On the road again!
Archive for March 2012
When I told a teacher friend of mine I was going to the Boston Public Library while I was on spring break, she kiddingly called me a dork. Okay, I’m a dork, but I love to visit libraries. Metropolitan cities are known for their culture, art, and history. Boston exudes all of these — just look at the Boston Public Library.
It has an inviting entry.
Look at these doors!
It has sculptures.
It has paintings and murals.
It has amazing architectural details — and people!
It has a courtyard to relax, read, and enjoy a bite to eat in a quiet spot.
It has books – lots of books, including 1.2 million rare books and documents. It also has the Bates reading room.
New York Public Library has lions. Boston Public Library has lions, too!
I also visited The Margaret and H.A. Rey Children’s Room. It wasn’t as impressive as the rest of the library, but it was filled with books.
No matter what — the day was bright and brisk. The MBTA, better known as the T, was manageable. The library was awesome, and this dork is glad she went!
Today I will enjoy a view of Boston Harbor as I lunch with a very good friend. We will eat fish. We will drink a glass of wine to celebrate our long friendship. And we will talk nonstop for hours.
I hope your day will be as pleasant as mine.
“There is nothing on this earth more to be prized than true friendship.” ─ Thomas Aquinas
I’m charmed by Catrow’s illustrations. His style is unique. His creative use of colored pencils and watercolors produce quirky, bright illustrations that instantly say, “Look at me!” David Catrow knows exactly how to tickle a child’s funny bone and yours, too!
Take a look.
Some books from our school library collection:
Where’s My T·R·U·C·K? by Karen Beaumont and pictures by David Catrow (Dial, 2011)
I Wanna New Room by Karen Kaufman Orloff and illustrated by David Catrow (Putnam Juvenile, 2010)
Don’t Say That Word! by Alan Katz and pictures by David Catrow (Margaret K. McElderry Books, 2007)
I Ain’t Gonna Paint No More! by Karen Beaumont and illustrated by David Catrow (Harcourt Children’s Books, 2005)
We the Kids: The Preamble to the Constitution of the United States illustrations and foreword by David Catrow (Dial, 2002)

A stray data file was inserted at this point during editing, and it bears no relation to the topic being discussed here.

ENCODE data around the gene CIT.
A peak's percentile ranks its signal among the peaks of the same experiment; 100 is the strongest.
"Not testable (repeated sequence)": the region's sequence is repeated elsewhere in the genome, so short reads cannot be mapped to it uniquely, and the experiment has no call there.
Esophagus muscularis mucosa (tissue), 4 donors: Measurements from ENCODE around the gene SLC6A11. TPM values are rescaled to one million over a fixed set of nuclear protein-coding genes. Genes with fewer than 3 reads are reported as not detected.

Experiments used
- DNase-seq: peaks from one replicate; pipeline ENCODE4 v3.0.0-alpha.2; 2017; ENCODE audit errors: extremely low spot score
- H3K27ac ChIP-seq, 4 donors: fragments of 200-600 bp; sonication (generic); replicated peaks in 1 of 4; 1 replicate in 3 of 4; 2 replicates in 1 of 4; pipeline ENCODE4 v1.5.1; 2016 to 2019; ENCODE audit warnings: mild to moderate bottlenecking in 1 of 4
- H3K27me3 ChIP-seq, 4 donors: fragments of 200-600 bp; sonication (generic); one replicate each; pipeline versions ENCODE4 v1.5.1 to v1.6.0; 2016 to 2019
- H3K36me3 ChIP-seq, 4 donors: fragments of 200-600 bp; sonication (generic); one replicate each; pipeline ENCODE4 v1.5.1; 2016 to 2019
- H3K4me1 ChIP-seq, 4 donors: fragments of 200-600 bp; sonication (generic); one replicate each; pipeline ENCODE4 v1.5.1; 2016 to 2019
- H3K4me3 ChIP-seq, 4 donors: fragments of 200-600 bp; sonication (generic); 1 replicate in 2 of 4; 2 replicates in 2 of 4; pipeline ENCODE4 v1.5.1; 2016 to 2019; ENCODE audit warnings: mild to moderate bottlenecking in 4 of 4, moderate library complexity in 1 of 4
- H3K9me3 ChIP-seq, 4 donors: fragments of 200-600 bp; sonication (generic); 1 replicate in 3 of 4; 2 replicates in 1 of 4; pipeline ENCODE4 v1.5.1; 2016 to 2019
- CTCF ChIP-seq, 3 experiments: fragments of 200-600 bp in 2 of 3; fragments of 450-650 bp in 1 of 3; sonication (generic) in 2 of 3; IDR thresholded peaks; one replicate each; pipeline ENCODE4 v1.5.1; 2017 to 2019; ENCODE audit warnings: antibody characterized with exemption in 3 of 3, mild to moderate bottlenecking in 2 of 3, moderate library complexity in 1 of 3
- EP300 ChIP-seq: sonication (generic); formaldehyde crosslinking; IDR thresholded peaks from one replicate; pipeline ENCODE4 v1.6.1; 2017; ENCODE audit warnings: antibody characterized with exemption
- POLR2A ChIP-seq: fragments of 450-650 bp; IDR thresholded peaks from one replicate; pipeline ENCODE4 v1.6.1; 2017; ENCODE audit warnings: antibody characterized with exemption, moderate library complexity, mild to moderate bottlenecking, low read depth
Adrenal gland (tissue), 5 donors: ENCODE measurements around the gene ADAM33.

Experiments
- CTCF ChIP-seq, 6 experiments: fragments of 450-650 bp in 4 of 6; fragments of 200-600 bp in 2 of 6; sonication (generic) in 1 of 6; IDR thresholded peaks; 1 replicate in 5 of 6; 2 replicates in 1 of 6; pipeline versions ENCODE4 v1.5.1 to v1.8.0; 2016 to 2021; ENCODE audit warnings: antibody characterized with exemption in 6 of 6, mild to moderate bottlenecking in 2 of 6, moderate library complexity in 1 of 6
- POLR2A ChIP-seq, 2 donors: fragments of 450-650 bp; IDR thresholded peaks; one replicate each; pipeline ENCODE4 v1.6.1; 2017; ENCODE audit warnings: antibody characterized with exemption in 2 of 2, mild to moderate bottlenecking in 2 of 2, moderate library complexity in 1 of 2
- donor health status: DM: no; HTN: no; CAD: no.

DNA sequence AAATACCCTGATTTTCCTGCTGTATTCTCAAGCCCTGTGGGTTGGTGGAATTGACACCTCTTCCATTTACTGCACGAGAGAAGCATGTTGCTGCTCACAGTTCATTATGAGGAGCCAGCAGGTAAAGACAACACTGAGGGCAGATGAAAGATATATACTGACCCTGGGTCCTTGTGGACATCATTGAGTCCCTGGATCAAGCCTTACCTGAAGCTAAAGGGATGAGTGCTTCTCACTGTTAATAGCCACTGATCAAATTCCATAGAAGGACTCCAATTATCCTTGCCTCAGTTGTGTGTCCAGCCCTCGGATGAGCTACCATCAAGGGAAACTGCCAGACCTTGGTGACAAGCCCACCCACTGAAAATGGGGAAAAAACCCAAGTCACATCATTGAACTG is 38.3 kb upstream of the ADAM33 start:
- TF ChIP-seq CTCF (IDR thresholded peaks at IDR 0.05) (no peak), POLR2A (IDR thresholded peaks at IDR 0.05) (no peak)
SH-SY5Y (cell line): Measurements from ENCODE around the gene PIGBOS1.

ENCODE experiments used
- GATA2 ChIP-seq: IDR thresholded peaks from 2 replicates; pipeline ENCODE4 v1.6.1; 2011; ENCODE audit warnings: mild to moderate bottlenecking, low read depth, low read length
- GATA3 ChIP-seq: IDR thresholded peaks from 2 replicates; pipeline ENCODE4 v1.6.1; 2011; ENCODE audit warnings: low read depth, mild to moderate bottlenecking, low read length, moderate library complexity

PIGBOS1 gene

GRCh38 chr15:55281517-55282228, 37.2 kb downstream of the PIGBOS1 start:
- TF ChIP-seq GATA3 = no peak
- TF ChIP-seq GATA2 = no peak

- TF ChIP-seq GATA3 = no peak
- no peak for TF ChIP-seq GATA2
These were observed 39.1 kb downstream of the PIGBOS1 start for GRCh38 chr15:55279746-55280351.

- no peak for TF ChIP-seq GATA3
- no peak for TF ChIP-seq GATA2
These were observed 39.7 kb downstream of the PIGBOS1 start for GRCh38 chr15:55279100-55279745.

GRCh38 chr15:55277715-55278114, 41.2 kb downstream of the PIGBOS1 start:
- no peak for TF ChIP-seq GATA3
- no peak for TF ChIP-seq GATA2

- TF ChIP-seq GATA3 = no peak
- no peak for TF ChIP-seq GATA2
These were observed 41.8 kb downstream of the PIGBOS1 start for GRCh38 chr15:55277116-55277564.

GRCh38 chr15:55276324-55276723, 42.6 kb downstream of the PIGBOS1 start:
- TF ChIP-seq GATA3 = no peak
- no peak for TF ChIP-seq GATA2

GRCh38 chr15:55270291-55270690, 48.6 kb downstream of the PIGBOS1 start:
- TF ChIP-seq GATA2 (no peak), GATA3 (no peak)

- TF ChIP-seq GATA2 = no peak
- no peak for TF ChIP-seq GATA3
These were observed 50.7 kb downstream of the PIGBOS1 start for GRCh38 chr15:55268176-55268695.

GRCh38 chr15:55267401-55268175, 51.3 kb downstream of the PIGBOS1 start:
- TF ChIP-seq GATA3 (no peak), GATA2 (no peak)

Rotten Teeth by Laura Simms and pictures by David Catrow (Houghton Mifflin Books for Children, 1998)
Make sure you check out David Catrow’s many other books!
“A home without books is a body without soul.” ~Marcus Tullius Cicero
You’ve heard me say it before. I love books! When I find a book I like, I want to share it with others. That’s why the Little Free Library is such a creative idea. It was co-founded by Rick Brooks and Todd Bol of Wisconsin. Structures that look like big bird houses are placed in people’s yards or other community areas. Inside are books people have donated that anyone can take and read. If you take one, you are encouraged to place other books inside to share with readers. By doing this a variety of books are available at all times. This is such a novel idea. I’m totally impressed.
With all of the technology bombarding us today, it’s heartening to see little libraries sprouting up in unexpected places. I encourage everyone to get behind this movement. Build your own Little Free Library or order one. Share your books. Put reading, learning, and literacy at the fingertips of others.
“Books are a uniquely portable magic.” ~Stephen King
Support. Promote. Donate. Help the Little Free Library grow!
A week ago, the CCBC had their semi-annual book sale. It’s a time to purchase a variety of hardcover books for my school library. This event is like having Santa Claus come more than once a year!
Yesterday I sat in my comfy reading chair and thought, this is the life! By my side were 68 picture books, waiting for me to read. Sixty-eight delightful hardcover pictures books that cost three dollars apiece. Three dollars! Imagine that. Thank you CCBC. I’ll be your friend forever!
One picture book I was particularly taken with was Nobody written by Liz Rosenberg and illustrated by Julie Downing (A Neal Porter Book, Roaring Book Press, 2010).
This is a story of a young boy, George, who has an imaginary friend called Nobody. Early in the morning, Nobody convinces George to make a feast for breakfast. In their quest to create a delicious meal, Nobody and George create a kitchen mess. When George’s mother and father see the mess, they take it in stride. (They are better parents than I am!) George and his mother decide to make pancakes together, and that’s when Nobody feels left out and begins to shrink. George realizes how lonely he would be without Nobody. He confesses to his mother that Nobody helped him make the mess and Nobody makes better pancakes than he does. When Nobody hears those words, he begins to grow back to his normal size, and George and Nobody enjoy pancakes together.
The illustrator used soft colors combined with eye-catching ones. Shades of gray are used to distinguish Nobody from George and his mother and father. The breakfast mess is sure to make children laugh. Although the illustrations are delightful, I’m a word person. I love the written story. The text is imaginative and filled with clever wordplay that is funny for both children and adults.
Nobody likes this book more than I do!
A week ago, our school celebrated Read Across America Day. A morning assembly welcomed everyone to the event. After some background information about Dr. Seuss was shared, the teachers wowed the students with an adaptation of Dr. Seuss’s Hooray for Diffendoofer Day! We were a Seussical hit! And so was our all-school read-in in the gym where we exercised our reading abilities.
Here are the many different ways of reading.
In a line.
Standing up. Sitting down.
Book reader. E-reader.
Even the lunch ladies got into the spirit of Read Across America Day.
Lunch menu: One Fish, Two Fish Sticks, Grinch Green Beans, Ten Apple Slices, and Yink’s Pink Ink Drink.
It was Seuss-a-licious day!